Keywords: Ethics (general, normative, applied), morality, history of Ethics, Ethics education, systematization of knowledge, Philosophy and Ethics, case-study

DOI: 10.21146/2074-4870-2017-17-2-5-45


Leonid Maximov. On the Concept of Justice: Analytical Notes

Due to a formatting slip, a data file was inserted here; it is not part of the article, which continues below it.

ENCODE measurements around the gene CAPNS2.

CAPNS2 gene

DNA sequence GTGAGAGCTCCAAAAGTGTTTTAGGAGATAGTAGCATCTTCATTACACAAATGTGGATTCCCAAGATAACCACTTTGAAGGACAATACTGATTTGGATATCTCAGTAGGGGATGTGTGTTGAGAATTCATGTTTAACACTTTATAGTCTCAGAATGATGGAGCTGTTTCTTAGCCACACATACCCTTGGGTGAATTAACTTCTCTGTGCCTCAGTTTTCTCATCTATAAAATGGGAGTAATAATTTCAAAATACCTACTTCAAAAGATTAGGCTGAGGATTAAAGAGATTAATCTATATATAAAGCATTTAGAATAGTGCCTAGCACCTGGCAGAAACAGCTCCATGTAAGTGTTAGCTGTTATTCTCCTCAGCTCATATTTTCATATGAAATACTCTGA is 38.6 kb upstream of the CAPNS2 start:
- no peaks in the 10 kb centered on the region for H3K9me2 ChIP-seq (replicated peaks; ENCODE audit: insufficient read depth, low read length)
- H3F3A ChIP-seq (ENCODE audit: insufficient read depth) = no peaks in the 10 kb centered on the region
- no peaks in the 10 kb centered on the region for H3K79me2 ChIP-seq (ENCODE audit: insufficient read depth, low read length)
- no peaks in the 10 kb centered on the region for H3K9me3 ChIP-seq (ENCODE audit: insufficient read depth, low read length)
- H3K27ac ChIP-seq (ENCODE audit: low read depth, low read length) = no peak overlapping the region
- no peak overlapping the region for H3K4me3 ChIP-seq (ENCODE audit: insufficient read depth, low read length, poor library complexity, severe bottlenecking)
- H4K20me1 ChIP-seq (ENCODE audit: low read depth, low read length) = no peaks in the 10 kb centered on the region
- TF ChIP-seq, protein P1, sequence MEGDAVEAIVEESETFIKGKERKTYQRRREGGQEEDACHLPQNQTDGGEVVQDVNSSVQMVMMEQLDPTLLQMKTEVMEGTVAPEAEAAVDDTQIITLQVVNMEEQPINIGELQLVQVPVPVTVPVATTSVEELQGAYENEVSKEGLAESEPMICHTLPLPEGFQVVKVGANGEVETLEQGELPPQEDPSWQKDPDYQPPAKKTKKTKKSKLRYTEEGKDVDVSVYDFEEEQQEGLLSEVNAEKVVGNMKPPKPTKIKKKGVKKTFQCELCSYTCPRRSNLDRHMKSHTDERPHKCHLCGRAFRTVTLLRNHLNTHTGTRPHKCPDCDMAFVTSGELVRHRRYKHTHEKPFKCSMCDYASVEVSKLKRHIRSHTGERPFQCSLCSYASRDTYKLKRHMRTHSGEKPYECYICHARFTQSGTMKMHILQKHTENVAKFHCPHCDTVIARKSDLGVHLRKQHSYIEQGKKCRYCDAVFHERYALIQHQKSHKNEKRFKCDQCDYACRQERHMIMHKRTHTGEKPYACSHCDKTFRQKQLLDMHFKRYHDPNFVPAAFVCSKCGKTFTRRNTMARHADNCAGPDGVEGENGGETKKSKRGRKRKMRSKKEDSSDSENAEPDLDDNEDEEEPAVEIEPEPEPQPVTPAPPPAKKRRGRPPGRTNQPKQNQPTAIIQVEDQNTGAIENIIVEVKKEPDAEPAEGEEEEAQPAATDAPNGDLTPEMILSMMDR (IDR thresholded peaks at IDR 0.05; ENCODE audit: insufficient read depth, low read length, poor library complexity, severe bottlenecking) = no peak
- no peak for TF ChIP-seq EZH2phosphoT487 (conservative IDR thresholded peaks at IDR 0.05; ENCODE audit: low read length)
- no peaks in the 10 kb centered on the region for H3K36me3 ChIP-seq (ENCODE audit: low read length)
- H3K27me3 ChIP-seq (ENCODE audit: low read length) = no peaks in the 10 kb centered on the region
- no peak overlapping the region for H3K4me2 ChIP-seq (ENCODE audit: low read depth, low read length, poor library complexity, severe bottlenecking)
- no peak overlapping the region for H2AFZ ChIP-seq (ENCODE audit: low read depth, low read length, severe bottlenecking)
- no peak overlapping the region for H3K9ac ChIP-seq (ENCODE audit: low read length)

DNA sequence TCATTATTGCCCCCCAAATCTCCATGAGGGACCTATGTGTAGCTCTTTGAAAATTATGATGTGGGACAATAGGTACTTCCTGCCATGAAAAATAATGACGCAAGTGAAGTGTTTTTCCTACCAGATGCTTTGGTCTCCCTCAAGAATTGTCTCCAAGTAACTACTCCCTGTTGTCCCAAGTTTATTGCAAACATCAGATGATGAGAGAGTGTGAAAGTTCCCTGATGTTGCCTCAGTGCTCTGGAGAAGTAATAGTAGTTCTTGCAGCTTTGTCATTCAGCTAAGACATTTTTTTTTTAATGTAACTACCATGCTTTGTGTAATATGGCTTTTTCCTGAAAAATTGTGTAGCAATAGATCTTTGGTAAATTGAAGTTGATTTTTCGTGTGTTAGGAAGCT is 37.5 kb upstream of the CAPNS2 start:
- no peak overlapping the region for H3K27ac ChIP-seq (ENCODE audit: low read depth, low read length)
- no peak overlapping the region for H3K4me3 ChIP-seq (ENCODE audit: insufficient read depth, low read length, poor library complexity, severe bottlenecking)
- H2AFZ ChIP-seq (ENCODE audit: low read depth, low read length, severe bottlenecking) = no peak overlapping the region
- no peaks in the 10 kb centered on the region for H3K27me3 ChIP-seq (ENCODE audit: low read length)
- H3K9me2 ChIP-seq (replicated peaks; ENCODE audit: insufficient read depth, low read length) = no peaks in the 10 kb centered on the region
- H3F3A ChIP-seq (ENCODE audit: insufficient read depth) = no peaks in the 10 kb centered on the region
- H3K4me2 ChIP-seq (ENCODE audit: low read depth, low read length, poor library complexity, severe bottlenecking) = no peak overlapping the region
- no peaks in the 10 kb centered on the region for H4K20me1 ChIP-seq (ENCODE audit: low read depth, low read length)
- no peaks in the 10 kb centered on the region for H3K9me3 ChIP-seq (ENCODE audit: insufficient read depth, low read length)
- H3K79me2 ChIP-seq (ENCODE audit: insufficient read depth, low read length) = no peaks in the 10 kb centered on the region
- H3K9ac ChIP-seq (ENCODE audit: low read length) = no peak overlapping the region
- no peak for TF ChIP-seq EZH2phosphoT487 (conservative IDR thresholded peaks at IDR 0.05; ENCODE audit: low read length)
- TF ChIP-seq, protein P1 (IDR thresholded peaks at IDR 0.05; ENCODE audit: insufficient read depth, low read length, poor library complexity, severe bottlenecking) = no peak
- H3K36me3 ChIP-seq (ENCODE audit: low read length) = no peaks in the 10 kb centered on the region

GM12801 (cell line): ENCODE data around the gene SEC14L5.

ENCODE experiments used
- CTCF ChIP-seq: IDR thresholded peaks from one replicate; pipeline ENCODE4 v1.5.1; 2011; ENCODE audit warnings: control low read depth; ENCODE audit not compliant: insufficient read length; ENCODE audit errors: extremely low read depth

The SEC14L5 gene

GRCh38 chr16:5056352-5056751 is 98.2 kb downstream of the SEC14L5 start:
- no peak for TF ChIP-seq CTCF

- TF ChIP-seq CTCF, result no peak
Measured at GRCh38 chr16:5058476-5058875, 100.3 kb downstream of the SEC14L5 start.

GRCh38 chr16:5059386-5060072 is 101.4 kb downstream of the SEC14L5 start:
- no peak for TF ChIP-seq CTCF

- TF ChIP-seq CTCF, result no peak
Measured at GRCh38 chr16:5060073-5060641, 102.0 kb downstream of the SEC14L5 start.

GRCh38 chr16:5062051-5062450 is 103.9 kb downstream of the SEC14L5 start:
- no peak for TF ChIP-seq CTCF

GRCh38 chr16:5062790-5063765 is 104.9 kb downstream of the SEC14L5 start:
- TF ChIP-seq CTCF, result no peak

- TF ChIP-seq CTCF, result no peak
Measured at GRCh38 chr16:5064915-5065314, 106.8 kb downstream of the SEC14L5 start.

The paper is devoted to the critical analysis of the concept of justice, which is commonly used in philosophical and scientific literature, including works specially focused on the development of theoretical conceptions of justice. It is shown that significant conceptual differences and disputes between theorists are caused not only by differences in their world outlook and methodological principles, but also the historically formed ambiguity of the term justice and logical mistakes in the developing and justification of the theories of justice. Typical mistakes are considered, namely: nondistinction of the word and concept of justice; use of the word “justice” in the nonspecific, broad meaning coinciding with meaning of the word “morality”; confusion of the theoretical conceptions and normative positions, substitution of the theory describing and explaining a justice phenomenon by the moralistic declarations; violation of “Hume's guillotine”, i.e. the logical interdiction on deducing the prescriptive statements from descriptive ones, which creates only the appearance of a substantiation of the theory. Arguments are made against the ascription to the phenomenon of morality of essentially non-moral values and motives such as love, compassion, benevolence, altruism, etc., against the interpretation of them as “higher” (in the moral sense) values compared with the motive of duty and, respectively, with a duty-oriented justice. The inclusion of these motives and actions to the sphere of morality, recognition of their “supererogation” status (as opposed to “simple due” actions in the name of justice) leads to a blurring of the specifics of morality, its principles and norms, based as Kant convincingly showed, on the idea of duty.